When Chris and I were married in August of 2007, I was one month away from turning 31. I was so excited to start my new life with him and these two sweet little girls of his, and to finally be a kind of mom to some children. I had wanted to be a mom my whole life, and when my twenties came and went without getting married, I started to worry about never having kids of my own. Kylee was 6 when we got married and Hayley was 4, and they were the cutest little flower girls, along with my niece. I had no idea what I was getting into. These two cute little blue eyed girls with freckles and brown curls and beautiful smiles would turn my life upside down in the ways only kids can.
At the time Chris and I were married, I wanted to have kids but I also wanted to go to graduate school. Grad school had been a lifelong goal of mine that was encouraged by my immediate and extended family, to be able to help support my family in case anything ever happened to my (then future) husband. Because of my desire to go to school, Chris and I decided to wait a little while to settle in and try to have kids. We started trying to have kids my 2nd or 3rd year of graduate school and we pretty quickly found out that I have polycystic ovarian syndrome. When we found that out, my doctor referred us to a fertility specialist, where we attempted every fertility treatment except IVF, which we couldn't afford.
Although I dreamt of little blue eyed, brown haired babies and had spiritual experiences that I believed meant Chris and I would have children together, those dreams never came true. Chris and I went through intrauterine insemination multiple times, but for whatever reason, I was never able to get pregnant. There was no medical explanation of why, just disappointment and heartbreak month after month. I loved Kylee and Hayley (and I still do), I just longed desperately to have kids of my own that I could raise full time with Chris.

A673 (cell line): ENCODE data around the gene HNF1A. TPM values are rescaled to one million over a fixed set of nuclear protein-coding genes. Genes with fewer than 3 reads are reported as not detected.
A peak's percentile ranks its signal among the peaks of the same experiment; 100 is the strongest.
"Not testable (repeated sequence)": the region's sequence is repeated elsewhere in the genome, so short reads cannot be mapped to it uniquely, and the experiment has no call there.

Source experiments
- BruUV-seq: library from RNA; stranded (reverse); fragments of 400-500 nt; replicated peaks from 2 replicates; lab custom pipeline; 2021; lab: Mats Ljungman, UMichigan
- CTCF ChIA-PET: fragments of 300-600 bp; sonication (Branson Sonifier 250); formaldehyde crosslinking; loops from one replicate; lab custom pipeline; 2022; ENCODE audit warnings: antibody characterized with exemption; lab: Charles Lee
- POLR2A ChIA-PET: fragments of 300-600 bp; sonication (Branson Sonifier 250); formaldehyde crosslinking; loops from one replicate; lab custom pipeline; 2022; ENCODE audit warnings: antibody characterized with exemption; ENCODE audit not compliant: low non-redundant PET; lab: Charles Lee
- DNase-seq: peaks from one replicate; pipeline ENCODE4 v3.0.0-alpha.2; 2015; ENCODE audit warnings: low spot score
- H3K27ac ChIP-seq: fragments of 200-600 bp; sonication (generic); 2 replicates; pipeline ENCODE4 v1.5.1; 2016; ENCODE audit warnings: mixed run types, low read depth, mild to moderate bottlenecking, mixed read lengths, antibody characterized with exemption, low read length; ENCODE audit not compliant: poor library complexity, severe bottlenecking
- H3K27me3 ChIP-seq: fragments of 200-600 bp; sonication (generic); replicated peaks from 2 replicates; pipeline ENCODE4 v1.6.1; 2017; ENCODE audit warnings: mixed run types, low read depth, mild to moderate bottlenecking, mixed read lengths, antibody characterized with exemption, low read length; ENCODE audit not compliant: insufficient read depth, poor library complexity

In a lot of fertility stories, including those of my friends, there's a happy ending - they adopt children, or they are suddenly and miraculously pregnant. Chris and I ruled out adoption without too much discussion. In addition to it being out of our affordability level, I felt like I was already raising kids that I didn't have any biological ties to. I didn't want to adopt - I wanted to have the experience of being pregnant with Chris's babies. For our story, there would be no happy ending, and I would become what I already was: a childless stepmom.
Being a stepmom is kind of a weird, in-between space. You're a parent but not a parent and don't you dare act like a parent to my children. You can't set rules or discipline the kids (in many cases). When my stepdaughters got sick, they wanted to be with their mom, not me. They had separation anxiety from her when they were little and had to come with us because they were, and still are, bonded to her. That bond between a biological parent and a child is so strong, and it's meant to be so that the parent takes care of their child and ensures that they grow up safely. I have a bond with my stepdaughters, but it's completely different than the one they have with their mom.
Being a childless stepmom means different things to different people. For me, it means that I couldn't pass down the depression and anxiety I've experienced. It means that I couldn't fill the role I was taught was my highest calling in the religion I grew up in. I never had kids with Chris's eyes and my hair, or kids I got to raise full time with the values and priorities that were important to me. It means that I never got to feel what pregnancy was like, I never had morning sickness (thank heavens!) or felt a baby move and kick inside me. I never got to teach kids how to do homework and make it a priority, play in sports and learn to play as a team, make medical decisions or take the kids to the doctor without a biological parent approving it.
Being a childless stepmom to me has meant a lot of grief and loss. It has meant that my heart broke a little more every time I saw my stepdaughters' mom get pregnant without trying. It meant heartbreak every single month when I got my period, knowing that I had failed another time at getting pregnant.
I have had wonderful times with Kylee and Hayley. We've been on a lot of trips together, made a lot of memories, bonded, and shared inside jokes and lots of laughter with them. I'm so grateful for them because with them in my lives, I get to be a sort of mom. It's also bittersweet because I don't get to have that bond with full time kids that I'm the mom of. I don't have kids who think to call me right away when something fun or exciting happens.
What does being a childless stepmom mean to you?
Sara Susov: Step Up Mentoring
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